UBC Theses and Dissertations
Dual adaptive control of chip refiner motor load Allison, Bruce James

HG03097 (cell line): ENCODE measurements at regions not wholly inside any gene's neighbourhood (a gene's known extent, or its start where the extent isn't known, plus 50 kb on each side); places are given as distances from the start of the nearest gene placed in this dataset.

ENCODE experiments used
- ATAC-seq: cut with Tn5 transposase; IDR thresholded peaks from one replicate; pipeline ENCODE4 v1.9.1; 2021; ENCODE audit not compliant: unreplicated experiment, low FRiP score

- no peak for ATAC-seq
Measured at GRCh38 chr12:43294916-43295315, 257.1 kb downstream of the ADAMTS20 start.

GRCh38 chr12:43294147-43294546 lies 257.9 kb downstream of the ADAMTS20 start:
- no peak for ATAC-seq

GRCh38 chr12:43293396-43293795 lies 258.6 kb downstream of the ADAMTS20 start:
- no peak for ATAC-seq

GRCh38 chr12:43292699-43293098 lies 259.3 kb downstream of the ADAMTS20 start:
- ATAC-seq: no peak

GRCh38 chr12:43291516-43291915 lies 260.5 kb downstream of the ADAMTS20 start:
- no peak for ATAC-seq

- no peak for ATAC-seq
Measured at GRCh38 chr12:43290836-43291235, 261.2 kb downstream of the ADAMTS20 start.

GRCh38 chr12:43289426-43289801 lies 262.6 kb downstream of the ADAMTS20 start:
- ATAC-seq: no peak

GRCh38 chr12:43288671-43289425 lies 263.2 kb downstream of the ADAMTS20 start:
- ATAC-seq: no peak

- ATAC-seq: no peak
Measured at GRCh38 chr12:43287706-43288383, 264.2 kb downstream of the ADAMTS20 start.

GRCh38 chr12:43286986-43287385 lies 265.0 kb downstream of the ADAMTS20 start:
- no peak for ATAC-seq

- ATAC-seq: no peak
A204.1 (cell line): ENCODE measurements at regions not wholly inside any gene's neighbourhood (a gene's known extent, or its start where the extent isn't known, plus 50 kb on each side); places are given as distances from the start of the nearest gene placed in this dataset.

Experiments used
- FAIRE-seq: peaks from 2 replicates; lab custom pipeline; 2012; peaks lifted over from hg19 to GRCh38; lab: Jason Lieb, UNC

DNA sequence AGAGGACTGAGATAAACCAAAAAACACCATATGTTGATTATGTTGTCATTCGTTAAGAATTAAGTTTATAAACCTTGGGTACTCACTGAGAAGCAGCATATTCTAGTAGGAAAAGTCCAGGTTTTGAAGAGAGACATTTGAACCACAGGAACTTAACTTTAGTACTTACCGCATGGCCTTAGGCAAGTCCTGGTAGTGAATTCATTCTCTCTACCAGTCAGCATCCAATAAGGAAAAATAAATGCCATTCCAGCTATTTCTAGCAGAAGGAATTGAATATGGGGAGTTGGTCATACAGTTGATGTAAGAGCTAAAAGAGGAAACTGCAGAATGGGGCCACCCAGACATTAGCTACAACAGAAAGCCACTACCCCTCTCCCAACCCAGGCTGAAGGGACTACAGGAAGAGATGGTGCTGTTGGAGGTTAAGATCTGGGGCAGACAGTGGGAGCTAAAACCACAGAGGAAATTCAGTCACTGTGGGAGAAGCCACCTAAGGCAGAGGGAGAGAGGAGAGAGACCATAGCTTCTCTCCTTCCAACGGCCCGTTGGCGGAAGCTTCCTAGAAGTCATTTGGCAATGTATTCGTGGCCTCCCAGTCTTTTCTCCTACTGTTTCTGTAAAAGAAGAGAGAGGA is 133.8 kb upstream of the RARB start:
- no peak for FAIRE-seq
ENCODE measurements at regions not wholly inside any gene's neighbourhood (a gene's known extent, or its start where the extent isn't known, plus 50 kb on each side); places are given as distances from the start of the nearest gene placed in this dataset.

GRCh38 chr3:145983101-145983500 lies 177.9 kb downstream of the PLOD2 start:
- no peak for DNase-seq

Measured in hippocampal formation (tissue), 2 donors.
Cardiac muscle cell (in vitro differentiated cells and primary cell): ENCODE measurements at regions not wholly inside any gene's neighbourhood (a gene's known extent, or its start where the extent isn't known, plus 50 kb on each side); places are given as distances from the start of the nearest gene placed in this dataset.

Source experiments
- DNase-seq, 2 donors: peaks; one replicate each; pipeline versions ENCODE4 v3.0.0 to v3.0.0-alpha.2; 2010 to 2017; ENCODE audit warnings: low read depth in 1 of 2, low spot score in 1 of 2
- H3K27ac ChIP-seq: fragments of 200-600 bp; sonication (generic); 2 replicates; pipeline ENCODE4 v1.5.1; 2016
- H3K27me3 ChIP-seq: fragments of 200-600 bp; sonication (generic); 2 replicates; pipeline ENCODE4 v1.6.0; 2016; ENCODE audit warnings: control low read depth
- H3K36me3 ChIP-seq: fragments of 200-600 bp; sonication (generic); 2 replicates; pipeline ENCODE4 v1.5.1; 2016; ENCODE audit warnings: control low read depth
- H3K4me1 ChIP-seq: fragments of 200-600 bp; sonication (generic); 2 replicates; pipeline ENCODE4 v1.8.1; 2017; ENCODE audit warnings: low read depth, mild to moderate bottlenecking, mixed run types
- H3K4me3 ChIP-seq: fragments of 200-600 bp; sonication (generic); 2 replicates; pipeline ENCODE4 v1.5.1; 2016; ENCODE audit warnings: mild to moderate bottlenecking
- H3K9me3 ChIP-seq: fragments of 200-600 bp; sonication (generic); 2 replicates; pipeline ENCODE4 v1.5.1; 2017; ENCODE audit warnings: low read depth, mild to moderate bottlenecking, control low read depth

A characteristic of wood chip refiners is that the incremental gain between the motor load and the plate gap is subject to a slow drift due to plate wear and sudden changes in sign due to pulp pad collapse. A pad collapse can be caused by a change in operating point, or may occur suddenly due to a feed rate or consistency disturbance. This poses a problem for fixed-parameter linear controllers which may actually accelerate pad collapse and induce plate clashing as a result of getting caught in a positive feedback loop. The objective of this thesis is to develop a reliable chip refiner motor load controller and to test it out on an industrial refiner. The problem is approached from a fault detection and control viewpoint and the proposed algorithm consists of an improved parameter estimator and a controller containing "dual" features. The role of the improved estimator is to track both drifts and jumps in the parameters. The use of active learning or probing in the controller is justified by the fact that the parameter estimates are key to identifying a pad collapse, and that probing targets a portion of the input energy at continuously identifying these parameters. Since there still does not exist a general dual controller design methodology, the main challenge was to extend existing suboptimal approaches to handle realistic dynamics including deadtime and correlated disturbances. To track both slow and fast changes in the system parameters, a multi-model approach called adaptive forgetting through multiple models or AFMM is used. A method of modifying the AFMM to include information about what to expect in the event of a pad collapse is proposed. The main contribution of the thesis is the development of the active adaptive controller or AAC, which consists of a constrained certainty equivalence approach coupled with an extended output horizon to deal with nonminimum phase systems and a cost function extension to get probing. Finally, the AAC is combined with the AFMM, and the resulting combination is tested on an industrial refiner.
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